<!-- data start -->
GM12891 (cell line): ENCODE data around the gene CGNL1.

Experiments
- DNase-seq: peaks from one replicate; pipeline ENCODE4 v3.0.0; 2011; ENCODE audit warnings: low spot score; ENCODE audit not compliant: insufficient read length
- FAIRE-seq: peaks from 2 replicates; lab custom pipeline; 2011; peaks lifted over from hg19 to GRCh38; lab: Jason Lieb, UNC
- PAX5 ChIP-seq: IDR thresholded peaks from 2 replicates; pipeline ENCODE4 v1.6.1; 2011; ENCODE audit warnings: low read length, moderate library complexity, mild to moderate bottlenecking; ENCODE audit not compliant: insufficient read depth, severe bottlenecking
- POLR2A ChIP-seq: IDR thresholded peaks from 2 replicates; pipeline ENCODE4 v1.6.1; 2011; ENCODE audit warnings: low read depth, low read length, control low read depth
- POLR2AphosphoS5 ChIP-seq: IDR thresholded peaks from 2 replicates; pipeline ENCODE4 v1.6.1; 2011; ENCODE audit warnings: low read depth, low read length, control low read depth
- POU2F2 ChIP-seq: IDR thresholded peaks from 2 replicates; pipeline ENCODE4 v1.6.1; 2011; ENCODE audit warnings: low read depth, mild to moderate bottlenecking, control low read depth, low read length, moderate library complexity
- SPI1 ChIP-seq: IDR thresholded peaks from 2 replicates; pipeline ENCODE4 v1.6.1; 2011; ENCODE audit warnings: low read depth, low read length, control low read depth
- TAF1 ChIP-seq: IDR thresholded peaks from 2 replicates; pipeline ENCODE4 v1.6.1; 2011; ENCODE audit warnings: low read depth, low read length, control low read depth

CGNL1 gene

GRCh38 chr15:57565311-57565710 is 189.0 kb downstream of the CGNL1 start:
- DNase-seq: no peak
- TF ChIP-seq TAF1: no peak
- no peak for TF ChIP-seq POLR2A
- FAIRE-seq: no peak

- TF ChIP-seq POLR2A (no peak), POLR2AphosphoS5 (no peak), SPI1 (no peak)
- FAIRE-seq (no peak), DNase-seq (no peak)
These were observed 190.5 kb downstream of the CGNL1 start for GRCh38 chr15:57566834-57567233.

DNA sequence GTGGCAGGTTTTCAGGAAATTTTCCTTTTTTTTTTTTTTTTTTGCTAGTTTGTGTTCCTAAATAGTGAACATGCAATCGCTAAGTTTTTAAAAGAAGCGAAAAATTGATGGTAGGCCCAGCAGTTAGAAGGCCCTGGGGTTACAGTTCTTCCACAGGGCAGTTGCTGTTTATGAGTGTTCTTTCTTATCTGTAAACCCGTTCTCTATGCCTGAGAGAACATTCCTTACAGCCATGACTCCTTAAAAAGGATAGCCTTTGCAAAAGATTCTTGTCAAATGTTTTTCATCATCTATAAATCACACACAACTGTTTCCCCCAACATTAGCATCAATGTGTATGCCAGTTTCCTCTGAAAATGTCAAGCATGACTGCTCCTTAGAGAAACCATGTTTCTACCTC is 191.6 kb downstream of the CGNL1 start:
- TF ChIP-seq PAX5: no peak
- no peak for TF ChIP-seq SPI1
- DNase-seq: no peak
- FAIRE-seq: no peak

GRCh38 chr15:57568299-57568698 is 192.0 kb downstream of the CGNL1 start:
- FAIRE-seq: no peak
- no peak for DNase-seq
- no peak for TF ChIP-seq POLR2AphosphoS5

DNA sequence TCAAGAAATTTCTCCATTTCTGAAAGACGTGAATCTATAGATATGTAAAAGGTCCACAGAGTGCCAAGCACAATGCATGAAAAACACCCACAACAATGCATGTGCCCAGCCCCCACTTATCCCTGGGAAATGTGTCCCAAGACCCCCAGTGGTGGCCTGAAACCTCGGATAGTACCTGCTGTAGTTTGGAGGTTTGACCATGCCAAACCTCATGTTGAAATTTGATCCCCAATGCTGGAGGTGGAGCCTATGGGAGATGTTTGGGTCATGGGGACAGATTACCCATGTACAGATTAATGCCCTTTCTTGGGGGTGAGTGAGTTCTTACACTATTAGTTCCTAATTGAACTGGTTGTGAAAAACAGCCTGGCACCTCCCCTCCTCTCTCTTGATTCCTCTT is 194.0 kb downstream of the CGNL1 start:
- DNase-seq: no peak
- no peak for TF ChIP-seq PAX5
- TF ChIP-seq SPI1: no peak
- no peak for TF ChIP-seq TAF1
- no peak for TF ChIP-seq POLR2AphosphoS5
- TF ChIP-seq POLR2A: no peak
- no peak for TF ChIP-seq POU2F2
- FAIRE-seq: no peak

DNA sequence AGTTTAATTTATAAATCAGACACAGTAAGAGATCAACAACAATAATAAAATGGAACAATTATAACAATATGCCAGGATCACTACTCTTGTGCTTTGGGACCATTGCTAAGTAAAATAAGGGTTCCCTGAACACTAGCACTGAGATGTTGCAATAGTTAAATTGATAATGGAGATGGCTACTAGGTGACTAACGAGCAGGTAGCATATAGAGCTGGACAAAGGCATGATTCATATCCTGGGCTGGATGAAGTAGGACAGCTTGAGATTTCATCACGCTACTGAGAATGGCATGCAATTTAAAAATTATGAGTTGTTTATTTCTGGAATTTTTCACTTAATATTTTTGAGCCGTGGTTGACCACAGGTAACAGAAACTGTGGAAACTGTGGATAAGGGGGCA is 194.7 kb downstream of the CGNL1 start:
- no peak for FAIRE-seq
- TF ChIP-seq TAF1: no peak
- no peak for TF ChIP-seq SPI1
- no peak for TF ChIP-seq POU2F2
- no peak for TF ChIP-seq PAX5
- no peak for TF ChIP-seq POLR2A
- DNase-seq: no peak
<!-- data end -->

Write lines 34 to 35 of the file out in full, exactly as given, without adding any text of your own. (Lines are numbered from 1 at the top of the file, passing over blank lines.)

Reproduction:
- no peak for TF ChIP-seq POLR2AphosphoS5
- TF ChIP-seq POLR2A: no peak